Graduate story: from foster care to Shocker alum
Jun 30, 2014 10:41 AM | Print
As a young child, Samantha Allen carried a secret fear. Though a strong student and well-behaved, she worried that she would somehow misstep and be sent home from school.
And Allen's home was no place for a child to be.
Born into a family where drugs, alcohol, violence and abuse were the norm, Allen considered school and schoolwork to be her sanctuary, developing into something of a whiz in math and science.
Today, Allen is a graduate of Wichita State University and a bona fide mechanical engineer with a bright future, and she's quick to give the credit for her achievement to the wisdom and love of a volunteer mom and dad.
Allen's luck turned when she was removed from her nightmare childhood by the state and placed in the foster care system. Not that it was an easy road: She says in foster care, she spent time in 38 states by the age of 12.
"As a foster kid, you have no control," Allen said. "You have no choice about when you're moving, who you're moving in with, how many siblings you're going to have, when you're going to move again – you have no control over your own life."
Allen was almost 13 when she met her final foster family. She was in the "I don't need anybody" mode most foster kids enter as teenagers, so it took a long time for her to adjust. Her new family was kind and understanding, however, and eventually Allen realized she'd never have to go anywhere else again – that she was where she belonged. It took four years before Allen could call her new mother "Mom."
The moment was bittersweet. That was just before her junior year at Maize High School; the same year her new mom died.
Allen hasn't always been comfortable talking about her past, but because of her friends and the people she calls family now, she has learned to cope and open up.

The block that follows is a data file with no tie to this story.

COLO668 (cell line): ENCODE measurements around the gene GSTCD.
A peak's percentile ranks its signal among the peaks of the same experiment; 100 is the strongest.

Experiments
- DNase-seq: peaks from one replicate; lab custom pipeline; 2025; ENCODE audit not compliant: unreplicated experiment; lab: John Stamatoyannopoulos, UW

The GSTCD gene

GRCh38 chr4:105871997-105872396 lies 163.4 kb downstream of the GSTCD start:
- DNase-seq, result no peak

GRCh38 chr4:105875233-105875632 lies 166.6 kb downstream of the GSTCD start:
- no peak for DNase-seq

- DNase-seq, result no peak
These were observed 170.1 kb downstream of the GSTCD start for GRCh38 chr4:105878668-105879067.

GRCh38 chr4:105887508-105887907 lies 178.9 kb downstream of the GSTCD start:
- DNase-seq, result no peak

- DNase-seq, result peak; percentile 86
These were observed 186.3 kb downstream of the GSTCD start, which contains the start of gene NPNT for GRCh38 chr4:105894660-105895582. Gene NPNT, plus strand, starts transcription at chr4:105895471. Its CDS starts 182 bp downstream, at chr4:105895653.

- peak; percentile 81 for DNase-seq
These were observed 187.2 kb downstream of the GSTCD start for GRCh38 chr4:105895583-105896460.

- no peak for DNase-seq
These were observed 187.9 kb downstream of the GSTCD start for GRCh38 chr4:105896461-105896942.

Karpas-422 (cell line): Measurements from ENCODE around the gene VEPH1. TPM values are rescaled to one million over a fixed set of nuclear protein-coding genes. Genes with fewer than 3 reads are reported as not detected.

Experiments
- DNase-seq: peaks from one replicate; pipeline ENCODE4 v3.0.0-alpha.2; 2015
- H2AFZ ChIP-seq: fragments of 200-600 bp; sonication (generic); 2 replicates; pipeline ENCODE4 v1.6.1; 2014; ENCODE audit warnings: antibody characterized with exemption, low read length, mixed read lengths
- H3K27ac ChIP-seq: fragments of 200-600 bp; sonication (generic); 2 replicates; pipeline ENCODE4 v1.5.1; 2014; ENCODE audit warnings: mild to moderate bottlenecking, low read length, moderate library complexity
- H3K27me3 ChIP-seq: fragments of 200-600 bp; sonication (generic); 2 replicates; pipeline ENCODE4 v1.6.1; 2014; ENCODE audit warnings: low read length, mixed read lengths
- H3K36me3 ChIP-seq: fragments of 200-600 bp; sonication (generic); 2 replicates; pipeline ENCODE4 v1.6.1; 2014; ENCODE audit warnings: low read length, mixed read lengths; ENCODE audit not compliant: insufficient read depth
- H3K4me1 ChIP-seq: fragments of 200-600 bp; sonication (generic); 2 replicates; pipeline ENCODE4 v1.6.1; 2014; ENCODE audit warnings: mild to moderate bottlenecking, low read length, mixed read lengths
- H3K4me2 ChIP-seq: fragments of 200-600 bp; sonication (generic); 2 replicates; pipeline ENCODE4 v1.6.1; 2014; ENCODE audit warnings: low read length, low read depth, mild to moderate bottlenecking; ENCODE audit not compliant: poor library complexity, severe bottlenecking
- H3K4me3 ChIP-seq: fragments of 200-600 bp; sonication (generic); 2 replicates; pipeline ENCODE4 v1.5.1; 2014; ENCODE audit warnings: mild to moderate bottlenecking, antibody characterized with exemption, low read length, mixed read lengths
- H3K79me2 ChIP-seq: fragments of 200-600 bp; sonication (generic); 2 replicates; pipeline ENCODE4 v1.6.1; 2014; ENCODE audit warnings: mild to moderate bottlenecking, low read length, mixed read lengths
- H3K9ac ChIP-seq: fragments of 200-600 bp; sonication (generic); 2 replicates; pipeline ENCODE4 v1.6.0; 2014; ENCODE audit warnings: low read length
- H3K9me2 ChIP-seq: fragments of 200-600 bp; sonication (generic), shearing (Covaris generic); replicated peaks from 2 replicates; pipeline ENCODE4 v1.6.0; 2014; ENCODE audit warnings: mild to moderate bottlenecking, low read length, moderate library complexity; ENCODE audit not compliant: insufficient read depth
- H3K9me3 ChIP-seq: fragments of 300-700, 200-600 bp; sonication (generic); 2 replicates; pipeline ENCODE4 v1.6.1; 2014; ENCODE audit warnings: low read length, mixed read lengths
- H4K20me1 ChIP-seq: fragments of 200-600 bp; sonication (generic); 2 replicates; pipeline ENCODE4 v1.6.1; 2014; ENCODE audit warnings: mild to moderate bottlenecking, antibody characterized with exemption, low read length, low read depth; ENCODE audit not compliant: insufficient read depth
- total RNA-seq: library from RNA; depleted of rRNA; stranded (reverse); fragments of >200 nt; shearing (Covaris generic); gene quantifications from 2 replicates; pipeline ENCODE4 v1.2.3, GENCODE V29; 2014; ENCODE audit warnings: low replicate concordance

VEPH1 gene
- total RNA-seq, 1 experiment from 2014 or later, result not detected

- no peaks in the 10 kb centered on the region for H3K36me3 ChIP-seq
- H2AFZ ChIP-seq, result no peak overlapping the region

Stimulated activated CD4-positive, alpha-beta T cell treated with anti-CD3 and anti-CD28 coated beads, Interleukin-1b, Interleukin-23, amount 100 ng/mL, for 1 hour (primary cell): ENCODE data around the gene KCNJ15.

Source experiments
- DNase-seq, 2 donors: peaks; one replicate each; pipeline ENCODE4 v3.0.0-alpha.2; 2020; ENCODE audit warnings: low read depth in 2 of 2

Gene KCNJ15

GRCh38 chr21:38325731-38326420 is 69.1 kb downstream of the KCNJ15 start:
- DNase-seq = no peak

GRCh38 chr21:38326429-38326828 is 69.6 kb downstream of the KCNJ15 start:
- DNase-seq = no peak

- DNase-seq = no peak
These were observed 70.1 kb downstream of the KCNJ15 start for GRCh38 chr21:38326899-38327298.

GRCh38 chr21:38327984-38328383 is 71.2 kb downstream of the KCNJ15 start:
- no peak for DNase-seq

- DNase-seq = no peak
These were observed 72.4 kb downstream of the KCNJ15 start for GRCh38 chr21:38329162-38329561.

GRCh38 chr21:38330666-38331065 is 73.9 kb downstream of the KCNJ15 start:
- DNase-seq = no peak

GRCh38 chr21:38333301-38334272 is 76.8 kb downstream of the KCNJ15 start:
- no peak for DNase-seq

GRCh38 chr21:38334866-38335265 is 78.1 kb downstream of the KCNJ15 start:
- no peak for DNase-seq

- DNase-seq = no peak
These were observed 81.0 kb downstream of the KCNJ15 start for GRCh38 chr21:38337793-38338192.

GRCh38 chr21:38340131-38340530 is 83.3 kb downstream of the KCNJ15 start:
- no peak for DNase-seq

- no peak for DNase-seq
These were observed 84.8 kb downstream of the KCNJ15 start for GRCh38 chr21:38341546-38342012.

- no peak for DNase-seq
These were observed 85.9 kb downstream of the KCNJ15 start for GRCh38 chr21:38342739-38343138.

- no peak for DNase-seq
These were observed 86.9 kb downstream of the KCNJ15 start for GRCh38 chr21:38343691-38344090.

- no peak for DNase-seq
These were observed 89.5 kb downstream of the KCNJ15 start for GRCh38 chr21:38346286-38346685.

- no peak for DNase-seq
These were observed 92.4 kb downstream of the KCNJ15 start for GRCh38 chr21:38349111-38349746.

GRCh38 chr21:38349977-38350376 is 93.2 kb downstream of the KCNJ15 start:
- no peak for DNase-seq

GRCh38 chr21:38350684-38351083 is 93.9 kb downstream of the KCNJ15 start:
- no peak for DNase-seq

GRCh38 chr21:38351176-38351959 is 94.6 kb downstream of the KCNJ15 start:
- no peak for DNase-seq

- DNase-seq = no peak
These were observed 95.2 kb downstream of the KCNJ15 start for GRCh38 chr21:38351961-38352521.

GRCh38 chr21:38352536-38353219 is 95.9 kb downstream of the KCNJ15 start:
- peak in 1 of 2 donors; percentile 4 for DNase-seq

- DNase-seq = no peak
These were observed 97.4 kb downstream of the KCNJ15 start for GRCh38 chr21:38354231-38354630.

The summer she graduated from high school, Allen spent time volunteering with an evangelical organization called "World Impact," whose summer camps helped kids like her make better choices. She became interested in nonprofits and social work and considered pursuing an internship with the group. College wasn't in her plans.
Bypassing college, however, was not acceptable to her dad.
"My dad taught me that you can't rely on a guy or the government or any other system to get you through life," Allen said. "You can only rely on yourself. I didn't know why I should go to college; I had no idea what I'd even do."
Allen's dad pointed out some of the things she'd done in her childhood, including building her first functional robot at age 13 – she's built four others since then. Allen was one of those kids who took apart household appliances to see how they worked, including the television, which she insists still worked even after finding a leftover part.
Again following her dad's advice, she decided to enroll at Wichita State's College of Engineering, which boasts some of the country's best research facilities.
As a student, Allen worked at WSU's National Institute for Aviation Research (NIAR) in the Environmental Testing Labs, where she built equipment to test customer products.
"I get paid to break things," Allen said, "or sometimes even blow them up. It's really fun and a lot of learning, but I think it's important for products be tested for flaws. That's what I want to do, even if I don't get to break stuff doing it."
Although her time at Wichita State is behind her now, Allen's final year was difficult. Last December, Allen's dad passed away. In a lot of ways, her success in college has been a tribute to the selfless love her mom and dad invested in her.
"Growing up in the foster care system, I never felt accepted by anybody," she said. "When I finally found my family, there was complete acceptance, and they made sure I knew it."
For those who struggle with a difficult past as she has, the best advice Allen can give to is to get the education that will help you.
"It doesn't matter what you went through when you grew up," she said. "What matters is how you come out of it. If you can see the hope of creating your own future, you can get through anything."
Allen learned that from her dad, too.
"Once you're out of the past," she said, "the future is all yours."
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